Once the data is prepared, it’s time to choose a forecasting method. The method you use to analyze the data and make forecasts depends on the problem you are trying to solve and the nature of the data.
Time series forecasting uses a variety of statistical and machine learning-based methods. Statistical methods typically involve modeling the underlying patterns and trends in the data, while machine learning methods use algorithms to learn patterns and make predictions.
Some popular statistical methods for time series forecasting include:
- ARIMA (autoregressive integrated moving average).
- Exponential smoothing.
- Seasonal decomposition.
Machine learning methods for time series forecasting include:
- Neural networks.
- Deep learning models
When selecting a time-series forecasting method, it is important to consider the balance between accuracy and interpretability. While some methods may offer greater accuracy, they may be more intricate and challenging to interpret, while simpler techniques may be more straightforward to understand but could compromise accuracy.
Each method carries advantages and disadvantages. Method selection is based on factors such as data characteristics, forecasting horizon (i.e., the length of time into the future being forecast), and computational complexity. Here’s a look at some of the most commonly used methods.
ARIMA is a popular statistical method for time series forecasting that models the autocorrelation of the data using three components: autoregression (AR), differencing (I), and moving average (MA).
The AR component captures the dependence of the current value on previous values, while the MA component captures the dependence on the previous error terms. The I component is used to remove trends and seasonality from the data.
ARIMA is a flexible method that can handle a wide range of time-series patterns, making it popular in fields such as finance, economics and marketing.
SARIMA (seasonal autoregressive integrated moving average) is a variation of the ARIMA model that is specifically designed to handle time series data with seasonality. It includes the same three components as the ARIMA model (AR, I, and MA) but also includes additional seasonal components.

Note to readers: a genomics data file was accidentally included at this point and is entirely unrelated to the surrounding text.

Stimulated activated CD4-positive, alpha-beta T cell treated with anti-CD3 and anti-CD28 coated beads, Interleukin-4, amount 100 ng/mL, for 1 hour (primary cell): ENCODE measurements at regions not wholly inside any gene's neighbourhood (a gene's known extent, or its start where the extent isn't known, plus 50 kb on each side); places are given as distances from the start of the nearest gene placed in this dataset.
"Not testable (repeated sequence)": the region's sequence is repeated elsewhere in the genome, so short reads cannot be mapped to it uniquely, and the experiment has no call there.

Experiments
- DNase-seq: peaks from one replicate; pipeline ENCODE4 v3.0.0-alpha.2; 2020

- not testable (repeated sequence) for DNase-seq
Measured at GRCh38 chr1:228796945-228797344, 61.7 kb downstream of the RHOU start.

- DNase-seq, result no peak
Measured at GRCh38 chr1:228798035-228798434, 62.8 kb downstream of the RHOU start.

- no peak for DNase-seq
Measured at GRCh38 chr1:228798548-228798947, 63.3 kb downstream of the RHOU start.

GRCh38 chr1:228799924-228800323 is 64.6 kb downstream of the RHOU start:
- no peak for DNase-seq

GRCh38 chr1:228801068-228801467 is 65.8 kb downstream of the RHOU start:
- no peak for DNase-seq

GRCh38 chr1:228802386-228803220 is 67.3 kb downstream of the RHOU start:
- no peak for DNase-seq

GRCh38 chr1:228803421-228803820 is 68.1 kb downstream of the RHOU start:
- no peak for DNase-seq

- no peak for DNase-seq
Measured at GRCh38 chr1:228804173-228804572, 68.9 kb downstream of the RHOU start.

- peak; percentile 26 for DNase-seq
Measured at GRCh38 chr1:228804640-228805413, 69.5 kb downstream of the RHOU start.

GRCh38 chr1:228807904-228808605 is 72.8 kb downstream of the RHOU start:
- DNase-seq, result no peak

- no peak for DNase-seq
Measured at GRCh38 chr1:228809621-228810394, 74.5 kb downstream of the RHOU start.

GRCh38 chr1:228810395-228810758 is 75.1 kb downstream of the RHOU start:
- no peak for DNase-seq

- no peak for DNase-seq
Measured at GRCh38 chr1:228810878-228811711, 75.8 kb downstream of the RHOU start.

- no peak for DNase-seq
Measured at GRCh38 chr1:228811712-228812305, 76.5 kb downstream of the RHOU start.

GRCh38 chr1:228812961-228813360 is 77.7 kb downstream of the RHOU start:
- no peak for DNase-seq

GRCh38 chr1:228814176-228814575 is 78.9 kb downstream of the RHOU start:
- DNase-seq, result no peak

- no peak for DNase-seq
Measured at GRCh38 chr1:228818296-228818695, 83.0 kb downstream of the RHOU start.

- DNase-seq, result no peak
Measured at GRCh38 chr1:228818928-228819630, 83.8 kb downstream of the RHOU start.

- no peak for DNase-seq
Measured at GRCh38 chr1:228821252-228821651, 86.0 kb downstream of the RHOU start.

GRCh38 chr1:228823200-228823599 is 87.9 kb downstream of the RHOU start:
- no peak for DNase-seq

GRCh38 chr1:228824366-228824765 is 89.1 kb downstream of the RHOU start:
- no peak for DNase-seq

The seasonal component captures the dependence of the current value on previous values from the same season (such as, the same month of the year). The seasonal differencing component removes the seasonal patterns from the data, and the seasonal moving average component captures the dependence on the previous error terms for the seasonal component.
However, SARIMA models can be more complex than standard ARIMA models and may require more data and computational resources to train.
Advantages of an ARIMA Model
- Captures non-linear patterns and relationships in the data, making it useful for modeling complex time series data
- Can be applied to both stationary and non-stationary time series data, including data with trends and seasonal patterns
- Well-suited for short-term forecasting, especially when the time series data exhibit a high degree of autocorrelation
- Provides diagnostic statistics that can be used to evaluate how well the model fits the task at hand, and the quality of the forecasts.
Disadvantages of an ARIMA Model
- Sensitive to outliers in the data, which can lead to inaccurate estimates and forecasts.
- The coefficients of an ARIMA model can be difficult to interpret, especially for non-experts.
- Typically used with univariate time series data, and may not apply to multivariate or panel data
- Not well-suited for long-term forecasting, as its accuracy tends to degrade over time.